Bioethical questions answered

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From in vitro fertilization to human cloning, Catholics today are faced with challenging bioethical questions that are multiplying at an alarming pace. A Jan. 10 conference held at St. Charles Borromeo Church in Arlington attempted to bring some clarity to the discussion.

Dr. John Bruchalski, founder of the Tepeyac Family Center in Fairfax, and Dominican Sister of Nashville Terese Auer, bioethics chair at Saint John Paul the Great Catholic High School in Dumfries, were the keynote speakers at the conference, which was co-sponsored by the St. Charles Borromeo Respect Life Team and the diocesan Respect Life Office.

Bruchalski's "conversion" story is well-known to many in the local pro-life community. He completed his residency in obstetrics and gynecology at the Eastern Virginia Medical Center and the Jones Institute for Reproductive Medicine in Norfolk in 1991.

"I had a change of heart on the issue of fertility in the middle of my residency," he said.

He turned away from a career of providing a full-range of reproductive services to women, including abortion, to open the Tepeyac Family Center in 1994. The center's mission is to combine the best of modern medicine with the healing presence of Jesus Christ.

As a clinician, Bruchalski said he tries not to be judgmental when seeing patients "who suffer with the challenges of society."

The subject of his talk was "Brave New World: I Make All Things News," which was taken from the title of the 1932 book by Aldous Huxley.

"We've come a long way in reproductive health" since Huxley published his book, Bruchalski said.

"The church has been helpful in trying to keep up with reproductive changes," he said, "but how do we speak to a new generation?"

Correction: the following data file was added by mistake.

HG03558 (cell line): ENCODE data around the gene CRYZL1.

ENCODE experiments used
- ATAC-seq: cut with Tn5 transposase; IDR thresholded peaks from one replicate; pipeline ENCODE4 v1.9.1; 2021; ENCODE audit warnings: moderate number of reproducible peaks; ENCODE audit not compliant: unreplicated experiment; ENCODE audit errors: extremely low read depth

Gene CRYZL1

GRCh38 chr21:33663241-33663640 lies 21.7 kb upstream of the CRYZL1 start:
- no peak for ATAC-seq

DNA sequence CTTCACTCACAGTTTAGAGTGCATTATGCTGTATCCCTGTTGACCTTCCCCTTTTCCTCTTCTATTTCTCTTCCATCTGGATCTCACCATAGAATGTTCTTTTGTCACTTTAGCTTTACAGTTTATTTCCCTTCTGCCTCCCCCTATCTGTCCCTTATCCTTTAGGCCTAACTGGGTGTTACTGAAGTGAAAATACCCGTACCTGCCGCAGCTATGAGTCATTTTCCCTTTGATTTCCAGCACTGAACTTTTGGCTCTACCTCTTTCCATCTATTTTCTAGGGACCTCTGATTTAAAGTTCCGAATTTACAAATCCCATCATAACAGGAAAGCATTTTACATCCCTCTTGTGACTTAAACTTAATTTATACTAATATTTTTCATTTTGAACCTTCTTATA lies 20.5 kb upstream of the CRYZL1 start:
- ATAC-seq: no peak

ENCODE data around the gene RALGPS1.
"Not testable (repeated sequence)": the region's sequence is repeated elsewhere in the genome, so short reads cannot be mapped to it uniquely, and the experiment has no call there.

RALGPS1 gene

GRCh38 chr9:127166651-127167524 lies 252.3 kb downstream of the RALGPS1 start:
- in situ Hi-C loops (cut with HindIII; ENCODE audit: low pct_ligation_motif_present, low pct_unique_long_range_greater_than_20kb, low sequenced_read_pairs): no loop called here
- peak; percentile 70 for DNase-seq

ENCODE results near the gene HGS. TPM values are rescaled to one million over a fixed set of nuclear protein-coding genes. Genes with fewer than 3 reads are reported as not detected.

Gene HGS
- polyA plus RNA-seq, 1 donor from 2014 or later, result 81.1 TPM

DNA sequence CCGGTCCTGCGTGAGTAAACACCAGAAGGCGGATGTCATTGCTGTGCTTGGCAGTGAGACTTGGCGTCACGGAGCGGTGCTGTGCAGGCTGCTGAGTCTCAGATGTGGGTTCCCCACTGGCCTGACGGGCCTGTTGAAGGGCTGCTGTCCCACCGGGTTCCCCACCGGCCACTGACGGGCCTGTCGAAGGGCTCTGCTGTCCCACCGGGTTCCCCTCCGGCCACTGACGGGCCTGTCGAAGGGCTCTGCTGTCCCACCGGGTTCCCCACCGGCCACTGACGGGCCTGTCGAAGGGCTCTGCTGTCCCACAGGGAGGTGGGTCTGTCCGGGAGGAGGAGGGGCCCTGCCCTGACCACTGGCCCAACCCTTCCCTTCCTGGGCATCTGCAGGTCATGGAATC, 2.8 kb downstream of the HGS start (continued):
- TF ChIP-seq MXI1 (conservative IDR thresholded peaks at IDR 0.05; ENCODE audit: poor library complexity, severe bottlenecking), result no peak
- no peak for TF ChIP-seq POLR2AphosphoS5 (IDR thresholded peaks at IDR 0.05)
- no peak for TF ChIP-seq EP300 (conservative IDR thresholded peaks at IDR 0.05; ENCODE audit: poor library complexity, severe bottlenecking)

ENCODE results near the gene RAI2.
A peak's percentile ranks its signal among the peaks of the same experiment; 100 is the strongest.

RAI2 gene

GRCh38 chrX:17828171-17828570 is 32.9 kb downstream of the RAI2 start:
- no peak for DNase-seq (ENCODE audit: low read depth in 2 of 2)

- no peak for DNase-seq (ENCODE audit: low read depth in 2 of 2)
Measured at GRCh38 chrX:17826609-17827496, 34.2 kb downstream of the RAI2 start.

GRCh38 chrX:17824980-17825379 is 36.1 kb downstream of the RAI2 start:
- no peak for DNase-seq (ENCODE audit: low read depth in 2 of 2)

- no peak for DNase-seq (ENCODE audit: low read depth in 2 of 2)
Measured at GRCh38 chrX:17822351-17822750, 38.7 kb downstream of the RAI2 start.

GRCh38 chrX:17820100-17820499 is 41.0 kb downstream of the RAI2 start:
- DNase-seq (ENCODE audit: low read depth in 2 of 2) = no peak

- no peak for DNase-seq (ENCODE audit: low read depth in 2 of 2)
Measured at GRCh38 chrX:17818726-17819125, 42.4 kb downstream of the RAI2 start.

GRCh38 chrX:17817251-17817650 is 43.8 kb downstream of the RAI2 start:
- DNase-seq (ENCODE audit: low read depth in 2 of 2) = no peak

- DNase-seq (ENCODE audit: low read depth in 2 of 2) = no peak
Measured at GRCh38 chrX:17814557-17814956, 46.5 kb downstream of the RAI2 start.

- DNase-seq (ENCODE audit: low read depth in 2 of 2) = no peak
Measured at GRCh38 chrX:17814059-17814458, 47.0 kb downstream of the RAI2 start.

We need to be "revolutionary" in our thinking, he said.

In his practice, Bruchalski said he tries to move people from fear to trust.

When a woman comes to him who has been involved with in vitro fertilization, Bruchalski asks her two questions: Are the embryos they make in the lab your children or your property? Do you love them or do you own them?

"Those are the questions that have opened the door for so many patients," he said.

At Divine Mercy Care, the umbrella organization for Tepeyac, "we believe that health is based on sacrificial relationships found in community," Bruchalski said.

"Medicine is an act of mercy. We hate the disease, but love the person."

Bruchalski said the center is guided by the principles of service, inspiration, unity and mercy. He called Tepeyac a "hybrid practice" that combines social justice with the Gospel of Life. He takes care of patients with and without insurance. No one is turned away.

"We try to be a sign of contradiction to the Affordable Care Act," he said, by transforming hearts through healthcare.

A bioethics curriculum

In her keynote talk, Sister Terese said "we owe a debt of gratitude" to Arlington Bishop Paul S. Loverde for being the inspiration for developing the bioethics curriculum at Saint John Paul the Great High School. It is believed to be the only four-year program of its kind offered at a Catholic high school in the United States.

Every student is required to take four semesters of bioethics classes. "We want the students to know why something like in vitro fertilization is right or wrong," she said.

"The person who is created would not be a person if God did not infuse them with a spiritual and immortal soul," Sister Terese said. "We must never lose sight of their dignity."

Sister Terese described the different stages in the life of a human being - from zygote to embryo to fetus - before recognizing the milestones in the history of artificial reproduction.

In 1949, Pope Pius XII condemned the fertilization of eggs outside the womb. The world's first "test tube" baby, Louise Brown, was born in 1978 in the United Kingdom, while the first American test tube baby was born in 1981.

The Vatican's 1987 document "Donum Vitae" condemned in vitro fertilization.

Sister Terese said IVF clinics often seek egg donors on college campuses and pay a higher rate to students at Ivy League colleges.

The annual number of IVF births is increasing at a rapid rate. According to published reports, an estimated 5 million babies have been born through IVF during the past 35 years, but only 7.5 percent of fertilized embryos will result in live births, Sister Terese said.

Sister Terese said there are several reasons why artificial insemination is ethically wrong: it violates the marital bond; masturbation is used to collect the semen; extra embryos are frozen or used for medical research; and it replaces the sexual act within marriage.

"A good end does not justify an evil means," she said. "A child is a gift, not a right and no one has the right to have a child. The dignity of all human life must be respected."

© Arlington Catholic Herald 2015